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Bank wants house-buying 'education' for children and young people

The managing director of a bank has called for young people to be given more assistance in understanding the finances and processes behind buying a home.

“There's clearly a job for all of us to help kids get a better idea of what's involved with taking the first step on the property ladder” says Russell Galley, managing director of Halifax.

His comments come after the findings of a survey of children and young people suggest that one in five 11 to 14-year-olds think mortgages are unlimited, over a quarter of 18 to 21-year-olds expect to own a home by the age of 25, and some 10 per cent  of 18 to 21-year-olds think stamp duty is money to pay for stamps.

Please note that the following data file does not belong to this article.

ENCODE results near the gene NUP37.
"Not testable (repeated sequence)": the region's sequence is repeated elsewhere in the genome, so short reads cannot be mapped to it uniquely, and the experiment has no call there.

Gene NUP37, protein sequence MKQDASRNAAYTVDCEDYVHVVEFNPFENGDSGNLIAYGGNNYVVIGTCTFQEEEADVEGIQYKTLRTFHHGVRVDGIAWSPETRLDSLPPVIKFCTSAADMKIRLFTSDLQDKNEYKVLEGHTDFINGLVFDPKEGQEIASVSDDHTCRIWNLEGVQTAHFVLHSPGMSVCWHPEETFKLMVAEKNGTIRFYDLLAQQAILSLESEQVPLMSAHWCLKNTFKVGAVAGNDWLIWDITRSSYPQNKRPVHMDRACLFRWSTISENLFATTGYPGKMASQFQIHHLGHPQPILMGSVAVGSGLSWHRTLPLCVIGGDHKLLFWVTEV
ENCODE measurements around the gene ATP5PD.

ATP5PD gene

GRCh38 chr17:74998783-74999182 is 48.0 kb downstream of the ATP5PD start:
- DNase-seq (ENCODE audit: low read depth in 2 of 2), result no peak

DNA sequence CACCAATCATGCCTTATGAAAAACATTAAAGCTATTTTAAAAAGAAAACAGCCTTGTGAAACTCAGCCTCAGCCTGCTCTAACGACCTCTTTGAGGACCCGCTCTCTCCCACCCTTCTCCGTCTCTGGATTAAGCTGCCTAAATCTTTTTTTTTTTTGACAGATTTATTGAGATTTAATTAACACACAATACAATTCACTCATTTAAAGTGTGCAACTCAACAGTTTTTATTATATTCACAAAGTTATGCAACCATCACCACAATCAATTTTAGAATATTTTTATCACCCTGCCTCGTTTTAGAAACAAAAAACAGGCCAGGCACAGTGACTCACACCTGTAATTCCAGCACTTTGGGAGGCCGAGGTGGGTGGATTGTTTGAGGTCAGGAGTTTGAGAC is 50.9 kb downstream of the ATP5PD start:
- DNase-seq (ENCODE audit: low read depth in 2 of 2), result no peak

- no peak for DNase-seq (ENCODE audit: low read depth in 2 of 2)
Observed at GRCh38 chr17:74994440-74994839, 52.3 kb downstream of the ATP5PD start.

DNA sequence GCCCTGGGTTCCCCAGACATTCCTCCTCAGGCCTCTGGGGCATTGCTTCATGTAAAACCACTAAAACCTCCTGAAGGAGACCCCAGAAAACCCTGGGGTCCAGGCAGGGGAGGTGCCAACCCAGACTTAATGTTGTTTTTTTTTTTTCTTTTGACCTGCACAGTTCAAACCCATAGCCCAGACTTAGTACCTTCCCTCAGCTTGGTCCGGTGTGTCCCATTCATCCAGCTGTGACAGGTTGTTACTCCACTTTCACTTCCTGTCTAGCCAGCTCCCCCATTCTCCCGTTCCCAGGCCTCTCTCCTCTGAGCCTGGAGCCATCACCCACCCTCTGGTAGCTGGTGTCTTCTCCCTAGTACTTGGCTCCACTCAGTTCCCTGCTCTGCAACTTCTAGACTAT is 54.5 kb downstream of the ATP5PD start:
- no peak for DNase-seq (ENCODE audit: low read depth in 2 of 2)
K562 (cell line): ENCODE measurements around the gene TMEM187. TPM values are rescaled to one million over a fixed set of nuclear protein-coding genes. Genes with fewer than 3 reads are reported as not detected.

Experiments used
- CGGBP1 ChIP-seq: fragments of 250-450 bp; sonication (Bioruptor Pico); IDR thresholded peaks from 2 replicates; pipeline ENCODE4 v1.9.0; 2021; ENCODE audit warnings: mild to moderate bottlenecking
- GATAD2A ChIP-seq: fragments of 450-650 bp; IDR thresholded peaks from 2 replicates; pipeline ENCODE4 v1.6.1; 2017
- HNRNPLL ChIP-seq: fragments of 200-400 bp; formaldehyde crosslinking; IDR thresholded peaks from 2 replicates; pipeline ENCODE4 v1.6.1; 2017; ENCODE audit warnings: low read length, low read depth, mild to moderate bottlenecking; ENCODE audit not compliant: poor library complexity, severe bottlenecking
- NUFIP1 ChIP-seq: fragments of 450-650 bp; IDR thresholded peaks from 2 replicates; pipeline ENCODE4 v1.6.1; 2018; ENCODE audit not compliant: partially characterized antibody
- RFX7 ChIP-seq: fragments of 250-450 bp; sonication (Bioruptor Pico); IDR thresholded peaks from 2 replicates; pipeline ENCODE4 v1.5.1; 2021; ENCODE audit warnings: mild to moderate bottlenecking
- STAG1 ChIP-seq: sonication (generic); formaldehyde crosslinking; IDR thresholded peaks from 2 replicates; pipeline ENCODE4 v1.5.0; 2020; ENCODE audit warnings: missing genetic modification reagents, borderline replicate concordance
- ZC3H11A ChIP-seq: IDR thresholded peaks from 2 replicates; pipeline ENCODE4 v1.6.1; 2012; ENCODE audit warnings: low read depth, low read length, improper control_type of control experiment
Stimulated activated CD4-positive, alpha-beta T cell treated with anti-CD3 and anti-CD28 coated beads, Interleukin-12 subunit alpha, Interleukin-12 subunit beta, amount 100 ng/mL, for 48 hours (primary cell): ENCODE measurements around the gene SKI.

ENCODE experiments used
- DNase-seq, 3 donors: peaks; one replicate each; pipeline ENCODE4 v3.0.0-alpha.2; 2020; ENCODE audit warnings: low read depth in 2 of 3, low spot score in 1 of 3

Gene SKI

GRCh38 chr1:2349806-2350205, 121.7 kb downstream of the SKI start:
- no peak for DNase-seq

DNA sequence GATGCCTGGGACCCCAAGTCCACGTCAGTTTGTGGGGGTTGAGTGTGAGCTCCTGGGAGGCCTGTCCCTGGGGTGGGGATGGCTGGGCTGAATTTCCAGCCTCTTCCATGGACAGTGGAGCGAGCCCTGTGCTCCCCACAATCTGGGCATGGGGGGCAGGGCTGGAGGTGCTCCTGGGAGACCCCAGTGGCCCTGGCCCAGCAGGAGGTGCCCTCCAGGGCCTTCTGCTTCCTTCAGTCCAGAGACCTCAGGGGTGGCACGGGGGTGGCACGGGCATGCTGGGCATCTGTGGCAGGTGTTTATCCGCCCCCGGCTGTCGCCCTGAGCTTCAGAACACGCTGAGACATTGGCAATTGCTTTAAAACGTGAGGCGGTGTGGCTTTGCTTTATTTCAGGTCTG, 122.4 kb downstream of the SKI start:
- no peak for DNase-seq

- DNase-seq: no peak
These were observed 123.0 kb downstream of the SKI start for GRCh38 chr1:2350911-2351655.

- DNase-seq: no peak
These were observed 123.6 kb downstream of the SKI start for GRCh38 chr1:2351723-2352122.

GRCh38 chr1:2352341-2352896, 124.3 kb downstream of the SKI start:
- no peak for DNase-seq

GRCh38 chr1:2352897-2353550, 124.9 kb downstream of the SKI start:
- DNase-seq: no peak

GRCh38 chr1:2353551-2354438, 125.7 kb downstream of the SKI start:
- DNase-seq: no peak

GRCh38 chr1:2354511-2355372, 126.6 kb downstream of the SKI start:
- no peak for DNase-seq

On top of that, a fifth of 11 to 21-year-olds in London think the average house price there is between £50,000 and £200,000.

Almost one in four 15 to 17-year-olds believe that only rich people own their own homes, while 23 of young men aged 18 to 21 reckon a deposit of between £5,000 and £10,000 is enough to buy a home - in reality, the average is £32,321.

“Despite being one of the most important financial decisions we're ever likely to make, becoming a homeowner feels like a mystery for Generation Z who will soon be thinking about flying the nest” says Galley.

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